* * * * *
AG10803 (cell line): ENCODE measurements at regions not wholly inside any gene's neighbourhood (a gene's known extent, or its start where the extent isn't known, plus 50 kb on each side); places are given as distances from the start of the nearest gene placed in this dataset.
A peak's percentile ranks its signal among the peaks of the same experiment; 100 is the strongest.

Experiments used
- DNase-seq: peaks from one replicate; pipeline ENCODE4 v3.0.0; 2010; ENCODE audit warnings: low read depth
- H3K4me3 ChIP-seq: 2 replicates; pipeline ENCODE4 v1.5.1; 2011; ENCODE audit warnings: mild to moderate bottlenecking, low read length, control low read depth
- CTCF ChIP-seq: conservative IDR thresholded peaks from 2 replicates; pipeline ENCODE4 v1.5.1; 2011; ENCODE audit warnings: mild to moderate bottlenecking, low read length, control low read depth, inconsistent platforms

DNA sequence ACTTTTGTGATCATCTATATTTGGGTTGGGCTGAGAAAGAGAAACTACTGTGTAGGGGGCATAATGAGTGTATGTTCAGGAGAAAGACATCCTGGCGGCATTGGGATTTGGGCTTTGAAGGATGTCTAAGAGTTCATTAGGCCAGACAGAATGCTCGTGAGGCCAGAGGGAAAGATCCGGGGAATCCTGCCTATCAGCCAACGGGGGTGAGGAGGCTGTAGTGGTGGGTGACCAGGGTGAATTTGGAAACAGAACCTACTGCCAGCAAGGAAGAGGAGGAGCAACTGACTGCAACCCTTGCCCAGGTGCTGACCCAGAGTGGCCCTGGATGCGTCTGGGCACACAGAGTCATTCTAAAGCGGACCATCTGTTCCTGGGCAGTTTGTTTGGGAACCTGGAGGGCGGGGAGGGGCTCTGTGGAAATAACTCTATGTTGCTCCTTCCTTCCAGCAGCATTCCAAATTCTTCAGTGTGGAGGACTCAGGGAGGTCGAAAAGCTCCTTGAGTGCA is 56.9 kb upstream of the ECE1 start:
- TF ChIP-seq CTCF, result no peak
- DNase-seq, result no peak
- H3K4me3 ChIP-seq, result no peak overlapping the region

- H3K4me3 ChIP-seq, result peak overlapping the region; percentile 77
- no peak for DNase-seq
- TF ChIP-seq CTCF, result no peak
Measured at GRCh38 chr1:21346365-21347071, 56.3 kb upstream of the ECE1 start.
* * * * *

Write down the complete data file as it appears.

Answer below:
AG10803 (cell line): ENCODE measurements at regions not wholly inside any gene's neighbourhood (a gene's known extent, or its start where the extent isn't known, plus 50 kb on each side); places are given as distances from the start of the nearest gene placed in this dataset.
A peak's percentile ranks its signal among the peaks of the same experiment; 100 is the strongest.

Experiments used
- DNase-seq: peaks from one replicate; pipeline ENCODE4 v3.0.0; 2010; ENCODE audit warnings: low read depth
- H3K4me3 ChIP-seq: 2 replicates; pipeline ENCODE4 v1.5.1; 2011; ENCODE audit warnings: mild to moderate bottlenecking, low read length, control low read depth
- CTCF ChIP-seq: conservative IDR thresholded peaks from 2 replicates; pipeline ENCODE4 v1.5.1; 2011; ENCODE audit warnings: mild to moderate bottlenecking, low read length, control low read depth, inconsistent platforms

DNA sequence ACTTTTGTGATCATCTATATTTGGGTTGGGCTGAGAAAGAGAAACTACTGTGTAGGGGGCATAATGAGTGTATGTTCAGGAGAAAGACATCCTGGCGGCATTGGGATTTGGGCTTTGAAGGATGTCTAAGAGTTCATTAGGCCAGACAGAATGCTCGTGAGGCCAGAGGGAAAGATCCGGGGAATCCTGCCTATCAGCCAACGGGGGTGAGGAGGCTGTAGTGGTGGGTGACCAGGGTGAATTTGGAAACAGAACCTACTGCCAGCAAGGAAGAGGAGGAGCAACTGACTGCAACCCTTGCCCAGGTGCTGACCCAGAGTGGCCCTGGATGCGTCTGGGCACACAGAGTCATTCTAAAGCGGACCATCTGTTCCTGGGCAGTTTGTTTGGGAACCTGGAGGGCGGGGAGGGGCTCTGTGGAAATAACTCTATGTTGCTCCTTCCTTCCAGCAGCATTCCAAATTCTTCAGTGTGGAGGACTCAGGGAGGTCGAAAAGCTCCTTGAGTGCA is 56.9 kb upstream of the ECE1 start:
- TF ChIP-seq CTCF, result no peak
- DNase-seq, result no peak
- H3K4me3 ChIP-seq, result no peak overlapping the region

- H3K4me3 ChIP-seq, result peak overlapping the region; percentile 77
- no peak for DNase-seq
- TF ChIP-seq CTCF, result no peak
Measured at GRCh38 chr1:21346365-21347071, 56.3 kb upstream of the ECE1 start.